Wednesday, April 21, 2004

book reviews

the impressionist: by hari kunzru
a gorgeously written book about the trials and tribulations of Pran: a half indian, half englishman growing up in the early twentieth century. it contains fascinating tidbits of history, and many glimpses about how horribly we treat our fellow man. the tale is mostly told from the point of view of Pran who is passed from life to life, rich, poor, prostitute, servant, student, and so on. the narrative occassionally wanders into the points of views, lives and histories of other characters. this is something that generally annoys me, but it works here mainly on the strength of kunzru's characters who are all pop off the page, and the borderline magical realism of the story. the story could have come across as stilted staged and forced, but it doesn't, it all seems inevitable. well worth a read. the ending does leave me with the feeling that another book is coming about this character however ( although it is by no means a disatisfying ending)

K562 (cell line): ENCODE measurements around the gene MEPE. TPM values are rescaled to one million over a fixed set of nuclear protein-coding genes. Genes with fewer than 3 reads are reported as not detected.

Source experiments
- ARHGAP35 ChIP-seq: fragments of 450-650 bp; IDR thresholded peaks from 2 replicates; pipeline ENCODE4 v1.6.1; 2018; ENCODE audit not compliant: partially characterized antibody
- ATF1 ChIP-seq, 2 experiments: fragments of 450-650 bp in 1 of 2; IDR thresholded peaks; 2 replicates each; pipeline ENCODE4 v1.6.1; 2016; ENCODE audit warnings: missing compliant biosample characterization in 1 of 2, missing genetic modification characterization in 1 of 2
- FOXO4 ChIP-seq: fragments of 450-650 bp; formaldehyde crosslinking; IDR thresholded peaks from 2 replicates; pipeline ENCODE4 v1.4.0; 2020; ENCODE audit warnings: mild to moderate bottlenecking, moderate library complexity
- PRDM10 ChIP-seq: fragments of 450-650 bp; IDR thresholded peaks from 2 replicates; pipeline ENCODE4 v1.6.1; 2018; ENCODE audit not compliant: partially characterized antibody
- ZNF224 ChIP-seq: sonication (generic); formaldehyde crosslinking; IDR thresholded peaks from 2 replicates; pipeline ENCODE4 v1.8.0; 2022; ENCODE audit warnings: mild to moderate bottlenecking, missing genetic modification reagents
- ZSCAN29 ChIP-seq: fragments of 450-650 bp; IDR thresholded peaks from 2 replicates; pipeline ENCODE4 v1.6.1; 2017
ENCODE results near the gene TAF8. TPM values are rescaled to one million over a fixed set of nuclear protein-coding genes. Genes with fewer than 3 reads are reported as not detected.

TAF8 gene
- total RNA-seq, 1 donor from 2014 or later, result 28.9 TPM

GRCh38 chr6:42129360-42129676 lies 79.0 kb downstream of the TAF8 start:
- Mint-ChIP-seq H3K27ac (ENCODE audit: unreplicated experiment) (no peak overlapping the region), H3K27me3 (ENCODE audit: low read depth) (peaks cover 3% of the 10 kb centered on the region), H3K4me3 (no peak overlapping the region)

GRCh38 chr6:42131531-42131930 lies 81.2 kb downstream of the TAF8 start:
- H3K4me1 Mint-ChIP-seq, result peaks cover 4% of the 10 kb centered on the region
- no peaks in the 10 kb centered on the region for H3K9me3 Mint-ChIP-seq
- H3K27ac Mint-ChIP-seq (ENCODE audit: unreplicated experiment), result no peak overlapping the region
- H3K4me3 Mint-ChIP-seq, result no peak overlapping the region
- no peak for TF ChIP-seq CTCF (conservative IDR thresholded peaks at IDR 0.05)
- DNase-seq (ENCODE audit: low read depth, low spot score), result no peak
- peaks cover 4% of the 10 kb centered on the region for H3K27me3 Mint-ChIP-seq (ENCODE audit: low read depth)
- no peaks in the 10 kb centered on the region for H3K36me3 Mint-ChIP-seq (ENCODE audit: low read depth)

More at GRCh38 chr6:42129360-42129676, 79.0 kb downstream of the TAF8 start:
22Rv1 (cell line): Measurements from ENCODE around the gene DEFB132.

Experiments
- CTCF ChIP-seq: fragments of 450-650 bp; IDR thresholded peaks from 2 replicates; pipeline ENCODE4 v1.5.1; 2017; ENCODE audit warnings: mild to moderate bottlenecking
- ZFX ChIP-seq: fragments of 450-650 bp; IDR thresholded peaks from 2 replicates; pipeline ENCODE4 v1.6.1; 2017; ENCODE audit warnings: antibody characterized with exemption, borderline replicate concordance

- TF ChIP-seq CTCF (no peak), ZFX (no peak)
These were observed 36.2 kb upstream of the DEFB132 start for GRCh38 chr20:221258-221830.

band of brothers, by steven ambrose.
i'd actually reccommend the HBO series over the book. not that the book is bad, it is good, and it fills in some larger details that the TV series can't quite cover. But the TV series does a much better job of telling the emotional story behind the company, and behind some of the characters especially. This is helped a great deal by the interviews with veterans at the beginning of each episode. I'm sure that the show had to change some stories slightly (i noticed a couple small discrepancies in some of the action described), but it actually seemed to have more of individual characters -- two episodes stand out: captain winters charge on a company of SS caught at unawares in Holland (the island of something) and the emotional aftermath, and the story of the battle of the bulge told through the eyes of one of the medics. neither story in its entirety was in the book.

the one thing that did stand out more in the book was language, in particular through the letters of one private, the son of a wealthy family who refused promotions, and never volunteered for anything ( except for the paratroopers that is ), his views on the army, the germans and the war on general i thought were fascinating, and it is almost worth reading the book for that alone.


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